April 9, 2013 – Desiring further information before committing to spend $700,000 to help Long Beach Transit (LBT) buy low-emission, all-electric buses, the Long Beach Board of Harbor Commissioners, at its April 1 meeting, delayed a vote until later this month.
The proposed funding comes from the port’s Greenhouse Gas Emissions Reduction Mitigation Grant Program. Last August, commissioners approved a list of 28 grant awards, including LBT’s.
Commission President Susan Wise said that port staff had requested more time to review the contract “in light of some of the decisions made by the transit board.”
LBT President/CEO Larry Jackson made a brief presentation assuring boardmembers that unless the vehicles meet all the Buy America requirements, the project does not move forward. “So, there really isn’t any, in my mind, risk or issue as it relates to our agreement with you,” Jackson said. “We are very thankful that you are helping us with this project. . . . your $700,000 will allow us purchase one more vehicle, so instead of nine, we will have the full complement of 10 vehicles.
Harbor Commissioner Rich Dines then went into a series of questions:
Dines: Is there a working prototype of this bus that Transit is looking to make?
Jackson: Yes, we have had the prototype, we’ve ridden on it, we’ve used it. Before it came to us it was in service with Hertz in Los Angeles. There are nearly a thousand of these buses, aluminum chassis vehicles, that are operating in China; they’re in production all over the world. And it’s my understanding that it’s the intention of the BYD company, the BYD subsidiary U.S. company to be building them in Los Angeles County.
Dines: There are several automobile manufacturers in this world that do not import vehicles in to United States because they don’t meet either crash test or safety regulations. Has this bus been crash-tested or safety-tested yet?
Jackson: It has been in China. It has been crash-tested or safety-tested, as you said, for the standards that we have in our industry. The congressman that headed up public works and transportation is from Altoona, Pennsylvania. That’s where it’s tested. . . . The vehicle is scheduled to go in to Altoona testing this month. . . . And the prototypes meet U.S. standards. But it has to meet not only U.S. standards like automobiles do, but it has to meet the rigorous public transit standards as well. And that testing goes on for about three or four months as I understand it. That’ll be happening this month.
Dines: If the testing takes three or four months, when would these buses be delivered to Long Beach Transit?
Jackson: Well, we are several months behind right now on our schedule. Different delays we had at our transit system. We were looking at trying to put them into service by next summer. Hopefully that will be doable, so summer of 2014. While the crash testing is going on in Altoona, BYD is starting up its plant in Lancaster and they’ll be able to start working on it and building the vehicles. Any modifications that come out of Altoona they have to make. But they don’t have to wait until the testing is done, they just have to meet the U.S. standards and they have to get that transit industry certification before they move forward.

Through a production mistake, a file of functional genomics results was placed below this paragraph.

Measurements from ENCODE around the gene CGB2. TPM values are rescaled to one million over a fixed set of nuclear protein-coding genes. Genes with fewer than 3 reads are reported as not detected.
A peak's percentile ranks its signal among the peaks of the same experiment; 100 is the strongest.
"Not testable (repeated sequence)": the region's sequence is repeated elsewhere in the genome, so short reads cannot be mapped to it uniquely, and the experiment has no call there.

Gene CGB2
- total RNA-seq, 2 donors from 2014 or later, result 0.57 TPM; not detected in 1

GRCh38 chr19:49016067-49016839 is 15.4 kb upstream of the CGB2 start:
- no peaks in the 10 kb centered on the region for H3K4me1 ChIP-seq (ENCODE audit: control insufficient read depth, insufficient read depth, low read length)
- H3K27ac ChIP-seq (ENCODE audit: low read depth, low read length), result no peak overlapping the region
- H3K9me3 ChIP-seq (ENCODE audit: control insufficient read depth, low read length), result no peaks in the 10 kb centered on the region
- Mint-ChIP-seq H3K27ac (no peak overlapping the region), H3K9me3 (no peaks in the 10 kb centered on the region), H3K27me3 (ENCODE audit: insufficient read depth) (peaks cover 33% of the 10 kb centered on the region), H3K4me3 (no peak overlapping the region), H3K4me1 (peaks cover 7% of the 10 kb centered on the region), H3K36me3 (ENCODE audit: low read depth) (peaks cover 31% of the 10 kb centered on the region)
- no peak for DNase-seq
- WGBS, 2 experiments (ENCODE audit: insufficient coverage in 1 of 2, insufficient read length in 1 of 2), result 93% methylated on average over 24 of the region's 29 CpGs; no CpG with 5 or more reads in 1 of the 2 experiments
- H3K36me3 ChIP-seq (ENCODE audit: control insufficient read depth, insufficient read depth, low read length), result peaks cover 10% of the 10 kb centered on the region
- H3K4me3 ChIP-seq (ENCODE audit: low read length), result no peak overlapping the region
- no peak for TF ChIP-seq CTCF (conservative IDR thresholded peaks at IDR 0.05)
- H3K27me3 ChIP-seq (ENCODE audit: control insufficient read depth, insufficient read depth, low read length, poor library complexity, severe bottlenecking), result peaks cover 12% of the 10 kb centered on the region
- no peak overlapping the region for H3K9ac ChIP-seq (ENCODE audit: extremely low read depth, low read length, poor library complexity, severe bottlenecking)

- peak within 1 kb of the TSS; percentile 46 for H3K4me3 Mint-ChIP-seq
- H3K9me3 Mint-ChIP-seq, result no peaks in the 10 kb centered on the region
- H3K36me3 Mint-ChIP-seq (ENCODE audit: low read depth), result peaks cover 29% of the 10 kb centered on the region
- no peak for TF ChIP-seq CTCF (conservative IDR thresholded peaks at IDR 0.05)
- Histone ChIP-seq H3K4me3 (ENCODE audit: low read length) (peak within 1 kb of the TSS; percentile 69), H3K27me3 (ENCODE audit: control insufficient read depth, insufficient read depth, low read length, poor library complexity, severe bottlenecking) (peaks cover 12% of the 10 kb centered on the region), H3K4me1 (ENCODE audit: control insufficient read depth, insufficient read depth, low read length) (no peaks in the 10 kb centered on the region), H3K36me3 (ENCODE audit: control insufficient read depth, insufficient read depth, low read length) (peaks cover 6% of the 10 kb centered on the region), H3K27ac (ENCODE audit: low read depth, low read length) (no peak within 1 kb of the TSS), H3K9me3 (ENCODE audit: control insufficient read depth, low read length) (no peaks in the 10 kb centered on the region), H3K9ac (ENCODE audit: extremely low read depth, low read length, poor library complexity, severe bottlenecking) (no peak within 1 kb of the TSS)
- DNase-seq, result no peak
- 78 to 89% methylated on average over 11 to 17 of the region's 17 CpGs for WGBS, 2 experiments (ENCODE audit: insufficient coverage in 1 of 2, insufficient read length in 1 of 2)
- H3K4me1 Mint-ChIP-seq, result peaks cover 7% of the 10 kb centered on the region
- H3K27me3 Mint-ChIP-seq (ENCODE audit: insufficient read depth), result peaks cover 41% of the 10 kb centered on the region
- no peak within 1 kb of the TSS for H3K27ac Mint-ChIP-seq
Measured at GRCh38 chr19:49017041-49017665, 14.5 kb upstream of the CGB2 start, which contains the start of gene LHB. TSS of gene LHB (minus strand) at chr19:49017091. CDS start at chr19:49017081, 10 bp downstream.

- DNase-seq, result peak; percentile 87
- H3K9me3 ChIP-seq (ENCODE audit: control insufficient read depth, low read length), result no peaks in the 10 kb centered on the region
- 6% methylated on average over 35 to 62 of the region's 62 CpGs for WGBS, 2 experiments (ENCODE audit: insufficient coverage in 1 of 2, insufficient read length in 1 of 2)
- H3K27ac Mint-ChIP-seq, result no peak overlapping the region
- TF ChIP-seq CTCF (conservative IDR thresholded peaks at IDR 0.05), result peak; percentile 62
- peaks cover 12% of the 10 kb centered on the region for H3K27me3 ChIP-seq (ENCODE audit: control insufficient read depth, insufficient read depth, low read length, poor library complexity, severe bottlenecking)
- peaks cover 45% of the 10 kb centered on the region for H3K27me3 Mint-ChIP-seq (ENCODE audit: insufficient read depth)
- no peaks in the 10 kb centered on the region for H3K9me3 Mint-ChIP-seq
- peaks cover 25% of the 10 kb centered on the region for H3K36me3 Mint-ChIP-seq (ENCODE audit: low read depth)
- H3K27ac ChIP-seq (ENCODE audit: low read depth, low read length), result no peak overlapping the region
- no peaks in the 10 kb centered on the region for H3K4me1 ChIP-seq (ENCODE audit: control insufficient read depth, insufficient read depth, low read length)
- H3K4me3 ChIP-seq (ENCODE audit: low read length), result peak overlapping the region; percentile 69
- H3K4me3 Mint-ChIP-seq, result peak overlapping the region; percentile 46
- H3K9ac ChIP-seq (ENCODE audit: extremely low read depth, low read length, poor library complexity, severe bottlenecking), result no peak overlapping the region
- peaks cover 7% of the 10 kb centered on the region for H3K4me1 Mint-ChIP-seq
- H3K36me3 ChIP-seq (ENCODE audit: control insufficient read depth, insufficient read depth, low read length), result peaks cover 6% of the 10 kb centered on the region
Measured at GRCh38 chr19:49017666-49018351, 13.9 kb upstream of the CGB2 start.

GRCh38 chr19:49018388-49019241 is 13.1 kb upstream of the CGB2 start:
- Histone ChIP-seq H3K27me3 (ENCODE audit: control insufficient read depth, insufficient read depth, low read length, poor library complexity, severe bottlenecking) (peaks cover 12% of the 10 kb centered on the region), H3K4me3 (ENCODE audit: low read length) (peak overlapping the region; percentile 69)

Dines: Is the federal grant money contingent upon passing the Altoona testing?
Jackson: Well a vehicle has to be Altoona tested in our industry bar none. The biggest thing the federal government requires is called “By America.” A minimum content of both the production and any steel or aluminum or anything that goes into the vehicle’s transmissions, motor engines, have to be a minimum of 60 percent content U.S. made and manufactured. And we’ve already had to do a preliminary audit for the federal government and the preliminary audit had something in excess of 70 percent [for] both content and production of the vehicle that would be in the United States.
Dines: Ok, but they are going to go ahead and start manufacturing these vehicles without completing the Altoona testing?
Jackson: I can’t speak for the company in terms of their timing. They have a thousand of them that are in regular service, mainly in China. So they built the vehicles, they have their prototype test vehicles in the United States. It’s up to them as to how far they want to roll the dice. If they rolled the dice and didn’t need meet Altoona, they got 10 vehicles that can’t be sold in the United States. That would be a loss to them and our project wouldn’t move forward. But we’re confident they can meet the Altoona testing and deliver the vehicles to us in a timely fashion.
Dines: Well I appreciate you taking the time to answer all these questions. My limited knowledge of this company, BYD is I remember the mayor of Los Angeles travelled to China and had a big press release they were going to be coming to Los Angeles, but I don’t ever recall seeing a BYD vehicle on the streets.
Jackson: Well, I’ve seen their electric vehicles. I’ve seen their one bus that has come to Long Beach. Their biggest stockholder in the company is somebody from Nebraska named Warren Buffett. So there are people that know what they’re doing and over half of the U.S. subsidiaries are owned by United States citizens.